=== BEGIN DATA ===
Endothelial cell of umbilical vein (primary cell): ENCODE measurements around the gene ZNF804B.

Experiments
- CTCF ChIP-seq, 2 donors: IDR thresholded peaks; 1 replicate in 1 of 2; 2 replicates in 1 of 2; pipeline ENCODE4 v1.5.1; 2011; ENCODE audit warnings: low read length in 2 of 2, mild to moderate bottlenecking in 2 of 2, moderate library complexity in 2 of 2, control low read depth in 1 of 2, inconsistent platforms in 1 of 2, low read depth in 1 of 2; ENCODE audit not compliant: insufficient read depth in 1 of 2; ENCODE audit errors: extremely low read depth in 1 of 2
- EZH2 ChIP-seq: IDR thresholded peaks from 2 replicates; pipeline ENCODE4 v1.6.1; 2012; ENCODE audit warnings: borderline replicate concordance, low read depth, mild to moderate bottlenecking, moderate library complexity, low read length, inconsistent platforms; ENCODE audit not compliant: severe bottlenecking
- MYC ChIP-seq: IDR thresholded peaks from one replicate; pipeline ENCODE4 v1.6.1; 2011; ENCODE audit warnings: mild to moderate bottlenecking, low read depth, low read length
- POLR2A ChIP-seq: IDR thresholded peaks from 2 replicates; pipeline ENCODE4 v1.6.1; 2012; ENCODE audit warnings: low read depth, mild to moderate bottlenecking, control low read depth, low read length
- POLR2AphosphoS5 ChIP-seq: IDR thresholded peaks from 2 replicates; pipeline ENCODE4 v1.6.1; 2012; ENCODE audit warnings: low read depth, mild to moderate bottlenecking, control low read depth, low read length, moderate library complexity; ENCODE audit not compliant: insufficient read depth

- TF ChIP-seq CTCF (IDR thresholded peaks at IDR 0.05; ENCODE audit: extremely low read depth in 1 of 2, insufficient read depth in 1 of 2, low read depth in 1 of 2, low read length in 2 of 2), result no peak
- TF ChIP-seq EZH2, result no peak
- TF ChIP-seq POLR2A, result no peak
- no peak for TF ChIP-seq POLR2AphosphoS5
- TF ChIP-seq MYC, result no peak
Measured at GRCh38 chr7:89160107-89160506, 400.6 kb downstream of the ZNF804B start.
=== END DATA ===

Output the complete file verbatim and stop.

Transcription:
Endothelial cell of umbilical vein (primary cell): ENCODE measurements around the gene ZNF804B.

Experiments
- CTCF ChIP-seq, 2 donors: IDR thresholded peaks; 1 replicate in 1 of 2; 2 replicates in 1 of 2; pipeline ENCODE4 v1.5.1; 2011; ENCODE audit warnings: low read length in 2 of 2, mild to moderate bottlenecking in 2 of 2, moderate library complexity in 2 of 2, control low read depth in 1 of 2, inconsistent platforms in 1 of 2, low read depth in 1 of 2; ENCODE audit not compliant: insufficient read depth in 1 of 2; ENCODE audit errors: extremely low read depth in 1 of 2
- EZH2 ChIP-seq: IDR thresholded peaks from 2 replicates; pipeline ENCODE4 v1.6.1; 2012; ENCODE audit warnings: borderline replicate concordance, low read depth, mild to moderate bottlenecking, moderate library complexity, low read length, inconsistent platforms; ENCODE audit not compliant: severe bottlenecking
- MYC ChIP-seq: IDR thresholded peaks from one replicate; pipeline ENCODE4 v1.6.1; 2011; ENCODE audit warnings: mild to moderate bottlenecking, low read depth, low read length
- POLR2A ChIP-seq: IDR thresholded peaks from 2 replicates; pipeline ENCODE4 v1.6.1; 2012; ENCODE audit warnings: low read depth, mild to moderate bottlenecking, control low read depth, low read length
- POLR2AphosphoS5 ChIP-seq: IDR thresholded peaks from 2 replicates; pipeline ENCODE4 v1.6.1; 2012; ENCODE audit warnings: low read depth, mild to moderate bottlenecking, control low read depth, low read length, moderate library complexity; ENCODE audit not compliant: insufficient read depth

- TF ChIP-seq CTCF (IDR thresholded peaks at IDR 0.05; ENCODE audit: extremely low read depth in 1 of 2, insufficient read depth in 1 of 2, low read depth in 1 of 2, low read length in 2 of 2), result no peak
- TF ChIP-seq EZH2, result no peak
- TF ChIP-seq POLR2A, result no peak
- no peak for TF ChIP-seq POLR2AphosphoS5
- TF ChIP-seq MYC, result no peak
Measured at GRCh38 chr7:89160107-89160506, 400.6 kb downstream of the ZNF804B start.